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United States v. Calandra - Significance, Exclusionary Rule's Prime Purpose, Better For Some Guilty People To Go Free

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Petitioner

United States

Respondent

John Calandra

Petitioner's Claim

A witness summoned before a grand jury should not be excused from testifying because the questions are based on evidence gathered during an unlawful search and seizure.

Chief Lawyer for Petitioner

Louis F. Claiborne

Chief Lawyer for Respondent

Robert J. Rotatori

Justices for the Court

Harry A. Blackmun, Warren E. Burger, Lewis F., Powell, Jr. (writing for the Court), William H. Rehnquist, Potter Stewart, Byron R. White

Justices Dissenting

William J. Brennan, Jr., William O. Douglas, Thurgood Marshall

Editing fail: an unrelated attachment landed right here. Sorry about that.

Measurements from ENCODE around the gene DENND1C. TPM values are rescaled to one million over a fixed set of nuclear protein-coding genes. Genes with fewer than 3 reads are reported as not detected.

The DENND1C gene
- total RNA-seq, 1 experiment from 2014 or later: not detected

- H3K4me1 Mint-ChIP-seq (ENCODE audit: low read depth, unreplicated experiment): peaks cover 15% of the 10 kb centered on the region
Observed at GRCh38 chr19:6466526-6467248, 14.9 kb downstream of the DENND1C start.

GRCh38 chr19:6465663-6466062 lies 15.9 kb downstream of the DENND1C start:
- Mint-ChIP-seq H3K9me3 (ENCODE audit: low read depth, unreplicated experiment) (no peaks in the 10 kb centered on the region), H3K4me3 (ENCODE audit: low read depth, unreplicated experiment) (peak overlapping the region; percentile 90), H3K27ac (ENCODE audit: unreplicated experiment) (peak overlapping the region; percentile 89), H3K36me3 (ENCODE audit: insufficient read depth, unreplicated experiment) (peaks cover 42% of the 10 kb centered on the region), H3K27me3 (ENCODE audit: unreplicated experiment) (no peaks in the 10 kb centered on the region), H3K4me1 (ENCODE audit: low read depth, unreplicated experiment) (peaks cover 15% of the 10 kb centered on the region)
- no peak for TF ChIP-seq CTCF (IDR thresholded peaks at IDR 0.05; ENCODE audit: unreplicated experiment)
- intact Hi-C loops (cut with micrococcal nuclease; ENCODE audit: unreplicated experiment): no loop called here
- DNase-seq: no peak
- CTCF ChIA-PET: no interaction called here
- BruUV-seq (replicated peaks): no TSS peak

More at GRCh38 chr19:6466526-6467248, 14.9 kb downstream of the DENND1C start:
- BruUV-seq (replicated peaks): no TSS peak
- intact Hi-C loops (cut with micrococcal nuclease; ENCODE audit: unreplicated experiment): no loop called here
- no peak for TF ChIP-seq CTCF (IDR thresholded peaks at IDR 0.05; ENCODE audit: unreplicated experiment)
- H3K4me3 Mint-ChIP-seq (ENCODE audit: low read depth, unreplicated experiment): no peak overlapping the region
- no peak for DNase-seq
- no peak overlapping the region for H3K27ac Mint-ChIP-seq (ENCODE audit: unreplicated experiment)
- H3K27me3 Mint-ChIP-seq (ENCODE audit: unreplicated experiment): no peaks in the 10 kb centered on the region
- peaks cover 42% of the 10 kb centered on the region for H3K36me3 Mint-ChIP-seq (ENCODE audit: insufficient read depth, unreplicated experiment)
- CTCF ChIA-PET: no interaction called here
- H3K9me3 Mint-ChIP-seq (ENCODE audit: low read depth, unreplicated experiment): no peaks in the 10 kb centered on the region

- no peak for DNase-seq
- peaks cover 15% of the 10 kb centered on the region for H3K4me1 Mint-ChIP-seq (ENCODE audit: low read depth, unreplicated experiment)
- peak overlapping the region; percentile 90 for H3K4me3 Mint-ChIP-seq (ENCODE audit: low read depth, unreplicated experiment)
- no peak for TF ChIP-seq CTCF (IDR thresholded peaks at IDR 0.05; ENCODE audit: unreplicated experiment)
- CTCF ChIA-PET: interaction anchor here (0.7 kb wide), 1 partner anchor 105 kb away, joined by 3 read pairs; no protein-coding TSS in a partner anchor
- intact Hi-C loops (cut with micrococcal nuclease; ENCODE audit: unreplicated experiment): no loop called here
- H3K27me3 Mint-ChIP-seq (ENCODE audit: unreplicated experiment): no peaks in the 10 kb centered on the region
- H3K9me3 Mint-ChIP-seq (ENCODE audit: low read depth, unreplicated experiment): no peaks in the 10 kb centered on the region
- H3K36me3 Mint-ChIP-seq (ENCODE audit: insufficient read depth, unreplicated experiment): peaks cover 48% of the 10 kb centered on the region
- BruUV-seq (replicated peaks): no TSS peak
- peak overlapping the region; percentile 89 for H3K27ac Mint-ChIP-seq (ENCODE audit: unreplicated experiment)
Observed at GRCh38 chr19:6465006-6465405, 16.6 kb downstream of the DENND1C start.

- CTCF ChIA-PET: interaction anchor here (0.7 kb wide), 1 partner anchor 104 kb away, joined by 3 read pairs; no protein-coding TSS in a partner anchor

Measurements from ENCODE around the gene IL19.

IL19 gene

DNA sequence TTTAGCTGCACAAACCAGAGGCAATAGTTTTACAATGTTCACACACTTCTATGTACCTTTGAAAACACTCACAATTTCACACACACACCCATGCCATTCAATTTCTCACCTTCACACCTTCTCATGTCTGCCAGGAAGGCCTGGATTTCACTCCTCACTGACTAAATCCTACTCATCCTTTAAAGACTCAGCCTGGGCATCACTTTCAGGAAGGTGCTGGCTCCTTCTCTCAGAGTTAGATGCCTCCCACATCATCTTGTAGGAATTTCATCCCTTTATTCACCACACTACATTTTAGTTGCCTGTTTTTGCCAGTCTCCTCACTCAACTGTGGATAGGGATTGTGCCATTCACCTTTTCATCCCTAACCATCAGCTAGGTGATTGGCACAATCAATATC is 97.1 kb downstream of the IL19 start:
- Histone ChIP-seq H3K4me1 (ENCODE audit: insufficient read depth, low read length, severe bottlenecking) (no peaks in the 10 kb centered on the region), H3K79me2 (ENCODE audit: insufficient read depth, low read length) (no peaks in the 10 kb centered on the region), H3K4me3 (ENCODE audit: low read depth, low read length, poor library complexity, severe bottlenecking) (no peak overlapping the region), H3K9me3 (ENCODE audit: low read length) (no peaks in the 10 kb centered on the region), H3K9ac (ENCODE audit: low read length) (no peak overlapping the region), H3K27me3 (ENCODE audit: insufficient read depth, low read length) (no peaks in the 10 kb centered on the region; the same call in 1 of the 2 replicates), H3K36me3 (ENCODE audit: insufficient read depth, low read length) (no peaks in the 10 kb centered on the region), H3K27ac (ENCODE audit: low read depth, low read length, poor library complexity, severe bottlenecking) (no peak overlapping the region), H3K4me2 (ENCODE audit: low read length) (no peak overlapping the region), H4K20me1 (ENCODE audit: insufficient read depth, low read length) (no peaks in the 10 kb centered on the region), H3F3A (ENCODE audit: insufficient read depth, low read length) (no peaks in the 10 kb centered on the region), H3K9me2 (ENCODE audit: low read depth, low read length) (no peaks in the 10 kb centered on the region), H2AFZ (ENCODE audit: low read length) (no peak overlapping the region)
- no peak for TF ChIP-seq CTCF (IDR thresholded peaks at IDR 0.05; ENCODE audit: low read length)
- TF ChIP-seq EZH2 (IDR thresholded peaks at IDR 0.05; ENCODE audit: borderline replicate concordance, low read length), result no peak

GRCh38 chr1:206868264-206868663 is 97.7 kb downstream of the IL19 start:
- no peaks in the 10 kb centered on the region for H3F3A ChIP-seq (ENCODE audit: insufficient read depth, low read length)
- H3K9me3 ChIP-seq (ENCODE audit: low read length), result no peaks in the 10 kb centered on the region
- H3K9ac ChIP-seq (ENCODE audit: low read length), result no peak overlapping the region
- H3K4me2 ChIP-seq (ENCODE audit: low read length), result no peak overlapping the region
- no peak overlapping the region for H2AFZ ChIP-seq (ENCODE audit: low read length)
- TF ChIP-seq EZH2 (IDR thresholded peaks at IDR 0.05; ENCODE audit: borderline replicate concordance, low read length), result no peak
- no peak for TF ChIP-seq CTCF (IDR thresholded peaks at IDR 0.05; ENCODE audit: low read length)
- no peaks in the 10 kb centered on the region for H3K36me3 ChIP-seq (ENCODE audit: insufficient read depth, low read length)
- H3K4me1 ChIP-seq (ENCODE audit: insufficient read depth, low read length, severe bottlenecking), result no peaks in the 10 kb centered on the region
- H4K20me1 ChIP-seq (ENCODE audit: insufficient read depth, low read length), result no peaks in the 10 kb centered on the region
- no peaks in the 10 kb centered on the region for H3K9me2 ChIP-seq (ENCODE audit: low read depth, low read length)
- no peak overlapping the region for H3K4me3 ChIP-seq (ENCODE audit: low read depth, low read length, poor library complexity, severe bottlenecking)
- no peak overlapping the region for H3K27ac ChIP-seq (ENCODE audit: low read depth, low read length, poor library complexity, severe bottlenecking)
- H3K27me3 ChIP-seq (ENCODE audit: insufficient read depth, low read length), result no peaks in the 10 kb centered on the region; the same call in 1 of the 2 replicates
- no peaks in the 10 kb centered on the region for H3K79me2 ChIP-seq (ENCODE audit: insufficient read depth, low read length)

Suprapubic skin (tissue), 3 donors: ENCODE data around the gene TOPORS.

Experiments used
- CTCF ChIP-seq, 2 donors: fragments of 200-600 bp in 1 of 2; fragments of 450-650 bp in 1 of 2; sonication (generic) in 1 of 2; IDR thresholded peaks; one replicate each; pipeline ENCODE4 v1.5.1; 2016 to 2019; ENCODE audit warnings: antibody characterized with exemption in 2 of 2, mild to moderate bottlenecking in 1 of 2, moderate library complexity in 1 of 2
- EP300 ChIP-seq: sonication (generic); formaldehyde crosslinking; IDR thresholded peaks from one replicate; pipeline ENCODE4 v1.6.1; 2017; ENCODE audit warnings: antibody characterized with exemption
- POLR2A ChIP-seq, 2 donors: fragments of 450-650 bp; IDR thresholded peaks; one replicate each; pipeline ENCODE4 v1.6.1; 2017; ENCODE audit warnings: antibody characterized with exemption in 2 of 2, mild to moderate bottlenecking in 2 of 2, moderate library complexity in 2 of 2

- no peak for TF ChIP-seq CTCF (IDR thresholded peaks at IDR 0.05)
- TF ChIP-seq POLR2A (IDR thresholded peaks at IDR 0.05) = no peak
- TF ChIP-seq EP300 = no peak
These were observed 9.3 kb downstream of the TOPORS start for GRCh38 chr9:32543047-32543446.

Place

Washington, D.C.

Date of Decision

8 January 1974

Decision

Reversed the decisions of a district court and court of appeals and held that a grand jury witness may not refuse to answer questions on the grounds that they are based on evidence gained through unlawful search and seizure.

Related Cases

  • Weeks v. United States, 232 U.S. 383 (1914).
  • Gelbard v. United States, 408 U.S. 41 (1972).
  • United States v. Leon, 468 U.S. 897 (1984).
  • Arizona v. Evans, 514 U.S. 1 (1995).

Further Readings

  • Johnson, John W., ed. Historic U.S. Court Cases, 1690-1990: An Encyclopedia. New York: Garland Publishing, 1992.
  • Lieberman, Jethro K. The Evolving Constitution. New York: Random House, 1992.
  • Schwartz, Herman, ed. The Burger Years: Rights and Wrongs in the Supreme Court, 1969-1986. New York: Viking, 1987.
United States v. Edwards - Significance, Impact [next] [back] United Jewish Organizations v. Carey - Significance, Points Of Affirmation, Impact, Further Readings

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